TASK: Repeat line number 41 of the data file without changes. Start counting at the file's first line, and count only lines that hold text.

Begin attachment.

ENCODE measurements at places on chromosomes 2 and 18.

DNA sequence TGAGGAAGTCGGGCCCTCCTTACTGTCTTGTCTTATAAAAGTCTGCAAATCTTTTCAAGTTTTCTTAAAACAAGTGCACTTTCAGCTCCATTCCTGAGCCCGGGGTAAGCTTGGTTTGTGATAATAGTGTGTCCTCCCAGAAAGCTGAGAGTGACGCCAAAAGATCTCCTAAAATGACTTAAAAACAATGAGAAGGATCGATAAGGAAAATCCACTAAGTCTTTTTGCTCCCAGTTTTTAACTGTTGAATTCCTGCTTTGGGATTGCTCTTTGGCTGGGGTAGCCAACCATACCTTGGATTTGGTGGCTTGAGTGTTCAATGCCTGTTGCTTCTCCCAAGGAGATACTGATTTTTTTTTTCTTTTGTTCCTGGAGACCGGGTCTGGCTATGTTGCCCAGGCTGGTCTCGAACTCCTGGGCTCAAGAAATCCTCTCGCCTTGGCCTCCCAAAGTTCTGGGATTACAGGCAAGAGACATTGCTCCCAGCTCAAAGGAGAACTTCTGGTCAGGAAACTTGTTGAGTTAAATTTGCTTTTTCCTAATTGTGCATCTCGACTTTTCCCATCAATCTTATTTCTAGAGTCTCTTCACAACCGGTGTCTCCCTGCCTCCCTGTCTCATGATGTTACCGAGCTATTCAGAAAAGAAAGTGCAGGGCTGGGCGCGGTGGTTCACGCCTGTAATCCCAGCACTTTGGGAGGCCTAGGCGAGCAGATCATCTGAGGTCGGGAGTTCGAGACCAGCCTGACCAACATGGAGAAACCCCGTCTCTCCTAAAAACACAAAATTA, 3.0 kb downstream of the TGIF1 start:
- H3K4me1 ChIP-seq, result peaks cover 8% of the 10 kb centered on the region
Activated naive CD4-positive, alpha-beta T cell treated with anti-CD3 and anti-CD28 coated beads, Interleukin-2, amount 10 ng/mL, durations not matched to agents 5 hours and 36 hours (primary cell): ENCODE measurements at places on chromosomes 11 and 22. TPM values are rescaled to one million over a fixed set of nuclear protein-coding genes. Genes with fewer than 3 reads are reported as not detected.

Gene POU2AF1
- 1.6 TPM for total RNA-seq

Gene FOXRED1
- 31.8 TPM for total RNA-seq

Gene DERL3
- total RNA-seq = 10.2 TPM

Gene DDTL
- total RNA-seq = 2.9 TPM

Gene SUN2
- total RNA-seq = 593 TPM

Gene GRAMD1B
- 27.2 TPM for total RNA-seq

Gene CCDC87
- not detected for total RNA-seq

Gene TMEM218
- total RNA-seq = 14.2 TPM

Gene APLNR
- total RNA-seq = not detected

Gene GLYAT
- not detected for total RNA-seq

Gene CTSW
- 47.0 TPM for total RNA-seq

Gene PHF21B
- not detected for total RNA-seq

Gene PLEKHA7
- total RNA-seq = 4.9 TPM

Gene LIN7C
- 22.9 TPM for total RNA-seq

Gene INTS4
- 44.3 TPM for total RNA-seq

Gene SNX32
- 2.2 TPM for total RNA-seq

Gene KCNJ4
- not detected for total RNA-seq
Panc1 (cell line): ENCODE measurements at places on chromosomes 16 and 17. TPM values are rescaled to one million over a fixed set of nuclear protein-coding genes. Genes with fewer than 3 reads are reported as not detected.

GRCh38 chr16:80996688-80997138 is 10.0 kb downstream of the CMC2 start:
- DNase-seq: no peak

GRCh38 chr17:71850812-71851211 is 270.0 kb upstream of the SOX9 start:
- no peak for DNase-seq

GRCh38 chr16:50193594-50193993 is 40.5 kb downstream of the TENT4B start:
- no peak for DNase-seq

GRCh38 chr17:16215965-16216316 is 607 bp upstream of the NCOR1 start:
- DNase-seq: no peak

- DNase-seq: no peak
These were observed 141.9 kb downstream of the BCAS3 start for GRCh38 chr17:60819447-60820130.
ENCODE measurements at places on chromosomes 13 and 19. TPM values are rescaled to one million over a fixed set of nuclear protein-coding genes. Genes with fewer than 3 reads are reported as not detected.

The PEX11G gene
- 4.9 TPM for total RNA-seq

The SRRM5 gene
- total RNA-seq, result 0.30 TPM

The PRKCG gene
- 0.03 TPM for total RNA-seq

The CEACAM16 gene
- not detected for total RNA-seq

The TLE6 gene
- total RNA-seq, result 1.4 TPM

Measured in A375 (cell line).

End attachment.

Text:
- DNase-seq: no peak